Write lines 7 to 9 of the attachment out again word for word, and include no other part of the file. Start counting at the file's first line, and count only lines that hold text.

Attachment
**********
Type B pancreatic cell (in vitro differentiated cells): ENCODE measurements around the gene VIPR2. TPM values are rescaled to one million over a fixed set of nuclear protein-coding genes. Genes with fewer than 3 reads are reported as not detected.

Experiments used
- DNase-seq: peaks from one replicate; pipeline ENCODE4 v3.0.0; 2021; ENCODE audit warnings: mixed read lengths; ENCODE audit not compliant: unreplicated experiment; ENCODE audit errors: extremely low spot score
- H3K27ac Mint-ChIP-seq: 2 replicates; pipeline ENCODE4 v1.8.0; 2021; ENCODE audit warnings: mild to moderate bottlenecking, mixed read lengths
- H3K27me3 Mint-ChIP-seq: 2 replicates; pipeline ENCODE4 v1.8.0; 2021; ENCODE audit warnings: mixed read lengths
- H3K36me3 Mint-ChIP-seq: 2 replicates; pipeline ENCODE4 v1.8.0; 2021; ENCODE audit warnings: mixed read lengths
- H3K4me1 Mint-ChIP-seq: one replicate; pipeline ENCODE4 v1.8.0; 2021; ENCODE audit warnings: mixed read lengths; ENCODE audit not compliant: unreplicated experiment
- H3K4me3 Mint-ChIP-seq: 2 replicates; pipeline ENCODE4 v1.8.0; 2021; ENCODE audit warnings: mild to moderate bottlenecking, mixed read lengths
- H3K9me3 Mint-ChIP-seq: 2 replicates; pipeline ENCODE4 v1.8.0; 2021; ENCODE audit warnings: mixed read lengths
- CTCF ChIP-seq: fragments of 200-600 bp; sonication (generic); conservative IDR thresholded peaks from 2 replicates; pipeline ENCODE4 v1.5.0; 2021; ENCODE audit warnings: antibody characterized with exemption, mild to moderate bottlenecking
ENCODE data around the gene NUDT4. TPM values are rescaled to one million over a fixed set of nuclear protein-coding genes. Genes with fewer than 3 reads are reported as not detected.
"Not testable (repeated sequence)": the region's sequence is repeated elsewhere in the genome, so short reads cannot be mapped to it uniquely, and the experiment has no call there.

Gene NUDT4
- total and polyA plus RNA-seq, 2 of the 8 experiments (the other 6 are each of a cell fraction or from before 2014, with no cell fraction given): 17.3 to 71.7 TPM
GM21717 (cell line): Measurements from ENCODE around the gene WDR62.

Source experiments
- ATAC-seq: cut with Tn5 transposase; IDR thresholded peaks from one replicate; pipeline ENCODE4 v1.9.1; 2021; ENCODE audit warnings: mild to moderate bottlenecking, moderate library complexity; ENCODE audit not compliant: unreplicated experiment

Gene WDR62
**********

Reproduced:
- H3K4me1 Mint-ChIP-seq: one replicate; pipeline ENCODE4 v1.8.0; 2021; ENCODE audit warnings: mixed read lengths; ENCODE audit not compliant: unreplicated experiment
- H3K4me3 Mint-ChIP-seq: 2 replicates; pipeline ENCODE4 v1.8.0; 2021; ENCODE audit warnings: mild to moderate bottlenecking, mixed read lengths
- H3K9me3 Mint-ChIP-seq: 2 replicates; pipeline ENCODE4 v1.8.0; 2021; ENCODE audit warnings: mixed read lengths